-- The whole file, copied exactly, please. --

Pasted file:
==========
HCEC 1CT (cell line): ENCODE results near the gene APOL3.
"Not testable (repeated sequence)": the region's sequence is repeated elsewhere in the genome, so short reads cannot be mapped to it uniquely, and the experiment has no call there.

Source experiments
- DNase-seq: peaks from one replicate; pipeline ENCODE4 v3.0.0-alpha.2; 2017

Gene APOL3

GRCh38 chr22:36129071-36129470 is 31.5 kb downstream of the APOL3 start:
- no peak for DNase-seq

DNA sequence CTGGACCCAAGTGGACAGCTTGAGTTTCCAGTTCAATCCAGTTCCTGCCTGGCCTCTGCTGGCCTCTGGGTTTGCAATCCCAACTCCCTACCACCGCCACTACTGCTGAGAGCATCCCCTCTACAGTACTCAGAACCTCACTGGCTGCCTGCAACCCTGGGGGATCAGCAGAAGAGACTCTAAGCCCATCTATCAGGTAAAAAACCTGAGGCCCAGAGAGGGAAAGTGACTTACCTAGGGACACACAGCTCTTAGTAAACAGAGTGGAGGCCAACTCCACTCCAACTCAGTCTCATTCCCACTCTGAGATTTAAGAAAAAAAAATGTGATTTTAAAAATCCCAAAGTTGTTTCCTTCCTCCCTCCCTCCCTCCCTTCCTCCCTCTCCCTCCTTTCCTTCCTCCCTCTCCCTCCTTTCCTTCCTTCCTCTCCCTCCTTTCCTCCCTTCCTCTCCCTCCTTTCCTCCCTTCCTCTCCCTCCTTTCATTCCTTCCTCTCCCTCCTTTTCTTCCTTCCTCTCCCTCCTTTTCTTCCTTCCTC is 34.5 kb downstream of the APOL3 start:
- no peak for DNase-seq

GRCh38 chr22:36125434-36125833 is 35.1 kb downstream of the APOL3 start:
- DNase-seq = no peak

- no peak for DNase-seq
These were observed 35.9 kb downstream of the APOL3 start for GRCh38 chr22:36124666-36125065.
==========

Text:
HCEC 1CT (cell line): ENCODE results near the gene APOL3.
"Not testable (repeated sequence)": the region's sequence is repeated elsewhere in the genome, so short reads cannot be mapped to it uniquely, and the experiment has no call there.

Source experiments
- DNase-seq: peaks from one replicate; pipeline ENCODE4 v3.0.0-alpha.2; 2017

Gene APOL3

GRCh38 chr22:36129071-36129470 is 31.5 kb downstream of the APOL3 start:
- no peak for DNase-seq

DNA sequence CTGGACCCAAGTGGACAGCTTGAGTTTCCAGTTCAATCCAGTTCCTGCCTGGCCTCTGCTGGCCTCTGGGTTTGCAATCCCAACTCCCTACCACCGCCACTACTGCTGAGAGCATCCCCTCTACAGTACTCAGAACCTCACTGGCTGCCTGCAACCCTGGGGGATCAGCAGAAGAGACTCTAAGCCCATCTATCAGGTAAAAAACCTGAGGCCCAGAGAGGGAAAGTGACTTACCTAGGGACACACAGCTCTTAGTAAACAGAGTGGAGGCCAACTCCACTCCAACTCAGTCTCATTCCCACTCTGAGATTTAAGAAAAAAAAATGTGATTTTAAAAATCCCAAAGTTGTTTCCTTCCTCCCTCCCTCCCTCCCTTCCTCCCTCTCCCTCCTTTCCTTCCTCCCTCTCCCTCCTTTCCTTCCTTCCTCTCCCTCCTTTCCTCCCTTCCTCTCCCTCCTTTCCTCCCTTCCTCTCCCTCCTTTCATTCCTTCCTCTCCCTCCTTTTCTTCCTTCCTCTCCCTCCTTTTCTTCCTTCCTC is 34.5 kb downstream of the APOL3 start:
- no peak for DNase-seq

GRCh38 chr22:36125434-36125833 is 35.1 kb downstream of the APOL3 start:
- DNase-seq = no peak

- no peak for DNase-seq
These were observed 35.9 kb downstream of the APOL3 start for GRCh38 chr22:36124666-36125065.